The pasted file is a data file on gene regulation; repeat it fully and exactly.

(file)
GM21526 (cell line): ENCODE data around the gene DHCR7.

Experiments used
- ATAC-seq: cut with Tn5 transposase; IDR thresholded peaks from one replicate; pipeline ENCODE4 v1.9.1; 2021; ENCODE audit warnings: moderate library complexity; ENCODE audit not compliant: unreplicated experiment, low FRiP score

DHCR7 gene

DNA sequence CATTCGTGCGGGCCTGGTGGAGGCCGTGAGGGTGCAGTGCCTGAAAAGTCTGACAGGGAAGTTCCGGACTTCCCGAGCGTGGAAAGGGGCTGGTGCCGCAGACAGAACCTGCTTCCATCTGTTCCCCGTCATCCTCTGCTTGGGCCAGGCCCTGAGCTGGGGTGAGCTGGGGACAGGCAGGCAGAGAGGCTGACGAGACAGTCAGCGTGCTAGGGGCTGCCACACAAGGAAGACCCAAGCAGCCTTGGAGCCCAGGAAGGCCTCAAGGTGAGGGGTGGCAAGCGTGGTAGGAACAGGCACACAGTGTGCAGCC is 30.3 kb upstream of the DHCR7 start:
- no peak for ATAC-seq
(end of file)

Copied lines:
GM21526 (cell line): ENCODE data around the gene DHCR7.

Experiments used
- ATAC-seq: cut with Tn5 transposase; IDR thresholded peaks from one replicate; pipeline ENCODE4 v1.9.1; 2021; ENCODE audit warnings: moderate library complexity; ENCODE audit not compliant: unreplicated experiment, low FRiP score

DHCR7 gene

DNA sequence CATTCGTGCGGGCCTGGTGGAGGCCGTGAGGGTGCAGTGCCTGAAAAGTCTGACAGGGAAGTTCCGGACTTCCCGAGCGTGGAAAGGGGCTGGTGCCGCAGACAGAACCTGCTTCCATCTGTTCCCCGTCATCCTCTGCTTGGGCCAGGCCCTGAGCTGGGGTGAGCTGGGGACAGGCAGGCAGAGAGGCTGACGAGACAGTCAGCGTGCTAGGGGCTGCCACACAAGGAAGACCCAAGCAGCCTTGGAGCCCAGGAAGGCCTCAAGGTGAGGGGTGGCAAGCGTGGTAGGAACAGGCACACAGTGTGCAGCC is 30.3 kb upstream of the DHCR7 start:
- no peak for ATAC-seq